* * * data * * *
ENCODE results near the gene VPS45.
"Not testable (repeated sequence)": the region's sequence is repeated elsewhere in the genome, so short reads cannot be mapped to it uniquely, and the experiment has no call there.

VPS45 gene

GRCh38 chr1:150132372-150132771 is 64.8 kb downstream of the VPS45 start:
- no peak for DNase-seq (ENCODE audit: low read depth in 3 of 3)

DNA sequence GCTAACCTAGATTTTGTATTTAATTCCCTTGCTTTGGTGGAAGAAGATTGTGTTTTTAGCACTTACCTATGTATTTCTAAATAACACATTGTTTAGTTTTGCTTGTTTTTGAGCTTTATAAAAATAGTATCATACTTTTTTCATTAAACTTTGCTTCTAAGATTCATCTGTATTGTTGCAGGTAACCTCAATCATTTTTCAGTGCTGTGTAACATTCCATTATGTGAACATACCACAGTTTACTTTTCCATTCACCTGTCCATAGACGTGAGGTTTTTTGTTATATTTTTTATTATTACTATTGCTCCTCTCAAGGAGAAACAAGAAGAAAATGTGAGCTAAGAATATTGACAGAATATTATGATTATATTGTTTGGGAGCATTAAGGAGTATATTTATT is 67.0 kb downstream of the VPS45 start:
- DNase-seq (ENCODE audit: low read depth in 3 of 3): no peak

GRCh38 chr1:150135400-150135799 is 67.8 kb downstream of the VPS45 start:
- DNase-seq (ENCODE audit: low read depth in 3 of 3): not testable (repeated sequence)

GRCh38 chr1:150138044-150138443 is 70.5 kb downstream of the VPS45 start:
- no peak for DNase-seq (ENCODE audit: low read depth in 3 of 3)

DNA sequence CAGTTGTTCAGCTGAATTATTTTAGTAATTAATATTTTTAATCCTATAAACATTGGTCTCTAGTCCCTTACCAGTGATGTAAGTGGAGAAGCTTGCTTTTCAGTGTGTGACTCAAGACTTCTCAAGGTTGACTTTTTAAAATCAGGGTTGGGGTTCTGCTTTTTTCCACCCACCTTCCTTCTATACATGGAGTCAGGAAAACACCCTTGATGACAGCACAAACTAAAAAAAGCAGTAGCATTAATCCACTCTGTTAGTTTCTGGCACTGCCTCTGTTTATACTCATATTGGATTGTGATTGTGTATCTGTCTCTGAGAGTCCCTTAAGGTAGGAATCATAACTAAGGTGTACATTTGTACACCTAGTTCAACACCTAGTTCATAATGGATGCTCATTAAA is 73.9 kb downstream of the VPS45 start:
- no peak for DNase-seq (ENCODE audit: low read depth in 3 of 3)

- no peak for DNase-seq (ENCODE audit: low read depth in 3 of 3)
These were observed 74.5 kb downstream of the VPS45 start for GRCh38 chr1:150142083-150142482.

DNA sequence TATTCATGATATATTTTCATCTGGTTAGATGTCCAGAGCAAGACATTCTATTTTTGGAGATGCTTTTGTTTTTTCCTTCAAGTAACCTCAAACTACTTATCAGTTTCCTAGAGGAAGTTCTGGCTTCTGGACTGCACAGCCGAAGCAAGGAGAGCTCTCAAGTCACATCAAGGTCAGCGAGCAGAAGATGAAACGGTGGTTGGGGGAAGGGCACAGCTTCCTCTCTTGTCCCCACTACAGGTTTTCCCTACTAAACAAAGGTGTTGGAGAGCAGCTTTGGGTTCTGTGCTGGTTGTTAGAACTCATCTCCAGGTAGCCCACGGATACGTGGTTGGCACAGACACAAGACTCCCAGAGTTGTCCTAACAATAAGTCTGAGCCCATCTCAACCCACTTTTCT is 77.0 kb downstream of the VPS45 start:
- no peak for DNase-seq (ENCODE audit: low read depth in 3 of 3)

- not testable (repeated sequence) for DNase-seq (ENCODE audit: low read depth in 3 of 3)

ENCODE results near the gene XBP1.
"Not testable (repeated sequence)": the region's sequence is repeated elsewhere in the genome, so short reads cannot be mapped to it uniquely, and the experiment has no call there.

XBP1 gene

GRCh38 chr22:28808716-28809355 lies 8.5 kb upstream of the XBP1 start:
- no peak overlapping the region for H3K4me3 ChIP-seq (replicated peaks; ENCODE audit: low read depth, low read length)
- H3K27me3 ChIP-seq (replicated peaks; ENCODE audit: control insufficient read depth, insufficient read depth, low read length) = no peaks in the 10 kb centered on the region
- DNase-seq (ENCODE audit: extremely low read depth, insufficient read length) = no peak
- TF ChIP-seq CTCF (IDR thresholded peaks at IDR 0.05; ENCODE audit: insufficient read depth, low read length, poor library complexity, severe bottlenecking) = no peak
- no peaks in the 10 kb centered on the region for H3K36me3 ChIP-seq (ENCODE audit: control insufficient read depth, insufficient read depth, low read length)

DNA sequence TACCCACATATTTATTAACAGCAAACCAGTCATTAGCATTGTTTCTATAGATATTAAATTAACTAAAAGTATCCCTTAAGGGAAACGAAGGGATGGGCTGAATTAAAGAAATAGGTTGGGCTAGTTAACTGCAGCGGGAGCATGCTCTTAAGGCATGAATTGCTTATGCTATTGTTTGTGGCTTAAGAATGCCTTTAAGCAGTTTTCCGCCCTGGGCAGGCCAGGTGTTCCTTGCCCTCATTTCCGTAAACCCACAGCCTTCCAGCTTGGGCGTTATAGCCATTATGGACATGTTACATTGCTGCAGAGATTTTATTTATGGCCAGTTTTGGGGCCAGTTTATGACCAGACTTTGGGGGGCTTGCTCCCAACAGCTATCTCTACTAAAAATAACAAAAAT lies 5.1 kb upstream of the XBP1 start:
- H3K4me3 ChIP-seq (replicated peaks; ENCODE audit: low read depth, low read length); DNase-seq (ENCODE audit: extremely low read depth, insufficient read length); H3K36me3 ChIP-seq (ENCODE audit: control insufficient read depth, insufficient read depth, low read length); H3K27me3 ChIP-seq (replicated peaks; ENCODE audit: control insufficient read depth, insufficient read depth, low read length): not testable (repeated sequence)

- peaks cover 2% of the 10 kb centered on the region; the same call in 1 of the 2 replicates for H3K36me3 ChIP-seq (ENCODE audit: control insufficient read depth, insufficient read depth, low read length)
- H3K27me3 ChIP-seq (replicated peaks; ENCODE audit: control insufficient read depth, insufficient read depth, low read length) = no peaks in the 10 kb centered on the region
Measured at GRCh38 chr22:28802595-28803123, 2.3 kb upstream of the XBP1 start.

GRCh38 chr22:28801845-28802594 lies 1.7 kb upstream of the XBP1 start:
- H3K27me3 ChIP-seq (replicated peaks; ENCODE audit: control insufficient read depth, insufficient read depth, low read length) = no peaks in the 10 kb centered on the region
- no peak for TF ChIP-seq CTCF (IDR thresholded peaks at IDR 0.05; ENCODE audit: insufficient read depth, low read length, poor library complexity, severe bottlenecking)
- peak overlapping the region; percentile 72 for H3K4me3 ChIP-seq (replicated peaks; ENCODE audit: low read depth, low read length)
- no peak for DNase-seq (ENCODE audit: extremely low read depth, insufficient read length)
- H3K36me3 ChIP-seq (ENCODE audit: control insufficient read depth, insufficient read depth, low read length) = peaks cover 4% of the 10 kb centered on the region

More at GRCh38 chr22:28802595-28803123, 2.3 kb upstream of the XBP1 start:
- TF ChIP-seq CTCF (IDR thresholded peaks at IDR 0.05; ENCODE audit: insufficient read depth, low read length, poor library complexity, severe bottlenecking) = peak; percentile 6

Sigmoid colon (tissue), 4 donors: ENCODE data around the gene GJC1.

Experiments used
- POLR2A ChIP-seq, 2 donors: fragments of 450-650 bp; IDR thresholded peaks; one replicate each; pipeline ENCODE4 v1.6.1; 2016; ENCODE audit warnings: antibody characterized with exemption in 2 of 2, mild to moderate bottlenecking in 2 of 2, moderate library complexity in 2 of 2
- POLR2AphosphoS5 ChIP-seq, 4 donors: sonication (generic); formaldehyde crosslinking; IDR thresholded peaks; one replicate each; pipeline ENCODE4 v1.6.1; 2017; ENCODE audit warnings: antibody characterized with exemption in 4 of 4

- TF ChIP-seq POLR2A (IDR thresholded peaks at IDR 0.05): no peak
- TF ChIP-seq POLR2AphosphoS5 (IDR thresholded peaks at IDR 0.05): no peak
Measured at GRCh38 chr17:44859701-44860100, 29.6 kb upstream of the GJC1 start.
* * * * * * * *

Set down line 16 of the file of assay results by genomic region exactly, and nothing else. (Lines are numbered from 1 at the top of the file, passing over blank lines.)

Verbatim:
DNA sequence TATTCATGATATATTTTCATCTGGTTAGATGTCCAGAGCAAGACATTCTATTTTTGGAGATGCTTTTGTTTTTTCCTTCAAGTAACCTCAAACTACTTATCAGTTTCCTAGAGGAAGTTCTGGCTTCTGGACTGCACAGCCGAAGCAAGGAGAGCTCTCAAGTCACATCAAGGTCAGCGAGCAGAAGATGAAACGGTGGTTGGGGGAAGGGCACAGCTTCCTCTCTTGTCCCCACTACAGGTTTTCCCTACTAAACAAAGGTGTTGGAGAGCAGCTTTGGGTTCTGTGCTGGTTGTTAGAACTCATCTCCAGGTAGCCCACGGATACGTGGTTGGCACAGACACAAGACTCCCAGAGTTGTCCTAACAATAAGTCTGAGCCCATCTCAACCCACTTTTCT is 77.0 kb downstream of the VPS45 start: